Credit cards are causing debt problems for many consumers. Used responsibly, however, they can come in handy and even save you money. Here are some tips to help you make an informed choice from the many cards on the market.
Identify your needs
First, determine the expenses you will pay using your credit card. A standard card is perfect for booking a hotel for your annual vacation. On the other hand, if you intend to use it for all your family expenses, or if you travel several times a year, a card offering a reward program may be more appropriate.
Analyze your behavior
Do you repay the full balance of your account each month? If so, your transactions will not be affected by the interest rate. A high-rate credit card with other benefits might be worth it. If you happen to carry over a balance, you should favor a reduced rate card.
Clean up the cards you already have
Do you already have one or more credit cards? Do you have a store that offered you a discount on your purchase at the time of membership? Take the time to cancel the cards you no longer use. Check the limits of the ones you keep and adjust them if necessary (down or up). Then review your need for an additional card, or a replacement.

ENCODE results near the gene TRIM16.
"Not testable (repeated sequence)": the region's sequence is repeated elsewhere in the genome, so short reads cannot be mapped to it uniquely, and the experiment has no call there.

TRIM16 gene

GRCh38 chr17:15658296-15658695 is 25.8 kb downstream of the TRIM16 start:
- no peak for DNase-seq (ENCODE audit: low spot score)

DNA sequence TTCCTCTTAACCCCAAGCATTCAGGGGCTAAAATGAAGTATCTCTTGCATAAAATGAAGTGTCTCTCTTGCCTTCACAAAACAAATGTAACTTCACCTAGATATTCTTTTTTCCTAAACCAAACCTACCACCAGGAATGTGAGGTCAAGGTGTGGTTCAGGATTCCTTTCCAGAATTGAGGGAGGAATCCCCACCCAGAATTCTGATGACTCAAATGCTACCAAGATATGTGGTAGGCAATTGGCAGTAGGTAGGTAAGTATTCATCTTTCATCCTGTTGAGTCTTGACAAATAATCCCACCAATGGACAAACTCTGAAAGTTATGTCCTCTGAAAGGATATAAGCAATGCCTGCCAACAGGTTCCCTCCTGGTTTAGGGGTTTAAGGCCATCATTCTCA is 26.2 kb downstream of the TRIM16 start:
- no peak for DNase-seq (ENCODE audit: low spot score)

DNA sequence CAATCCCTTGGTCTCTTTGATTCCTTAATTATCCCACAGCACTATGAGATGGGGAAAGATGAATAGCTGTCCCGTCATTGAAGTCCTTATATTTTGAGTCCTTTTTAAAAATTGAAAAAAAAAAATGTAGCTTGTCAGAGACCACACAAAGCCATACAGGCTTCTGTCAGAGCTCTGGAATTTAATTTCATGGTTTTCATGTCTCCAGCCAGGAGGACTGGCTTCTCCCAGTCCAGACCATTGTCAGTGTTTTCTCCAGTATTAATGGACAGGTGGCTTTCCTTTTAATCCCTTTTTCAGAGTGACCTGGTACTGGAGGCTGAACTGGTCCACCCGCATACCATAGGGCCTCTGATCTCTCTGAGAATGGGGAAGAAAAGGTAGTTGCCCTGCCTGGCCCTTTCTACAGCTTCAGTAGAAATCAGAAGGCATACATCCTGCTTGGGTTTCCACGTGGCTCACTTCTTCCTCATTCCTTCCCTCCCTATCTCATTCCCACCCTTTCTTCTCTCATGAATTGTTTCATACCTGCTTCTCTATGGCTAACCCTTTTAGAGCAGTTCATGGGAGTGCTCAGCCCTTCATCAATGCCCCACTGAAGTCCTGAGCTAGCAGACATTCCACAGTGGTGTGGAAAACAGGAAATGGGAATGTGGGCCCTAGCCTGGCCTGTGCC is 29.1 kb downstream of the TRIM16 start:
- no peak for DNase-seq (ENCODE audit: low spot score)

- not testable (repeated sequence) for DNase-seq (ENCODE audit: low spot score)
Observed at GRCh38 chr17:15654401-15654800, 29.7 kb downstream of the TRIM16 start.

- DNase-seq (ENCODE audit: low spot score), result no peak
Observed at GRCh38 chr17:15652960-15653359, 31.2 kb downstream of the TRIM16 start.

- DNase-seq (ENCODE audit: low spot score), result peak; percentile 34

Check personalized offers
Does your employer, financial institution or business that you frequently regularly offer a credit card with specific benefits? For example, no membership fees if you are employed by a particular organization or a reduced interest rate if you are a member of an association?
Now compare the different products offered on the market. These three tools will help you choose the credit card that best suits your needs:
- Financial Consumer Agency of Canada credit card selection tool.
- Protect yourself credit card comparator.
- Comparison of Ratehub credit cards.
Conditions of use
- If you take advantage of a rate discount at the time of enrollment, check the duration of this promotion and the regular rate applicable thereafter.
- If you happen to make cash advances, check the interest rate for these transactions and the date the fee calculation begins (usually at the time of withdrawal).
- If a card requires an annual fee, make sure the benefits exceed the cost of membership.
- If a card gives cash back, check what rate applies for each type of transaction. Consult your statements for the past year to compare your habits with the discounts offered.
Used responsibly, a credit card can be an asset in your personal finances while making your life easier during certain transactions. It’s up to you to choose the right product!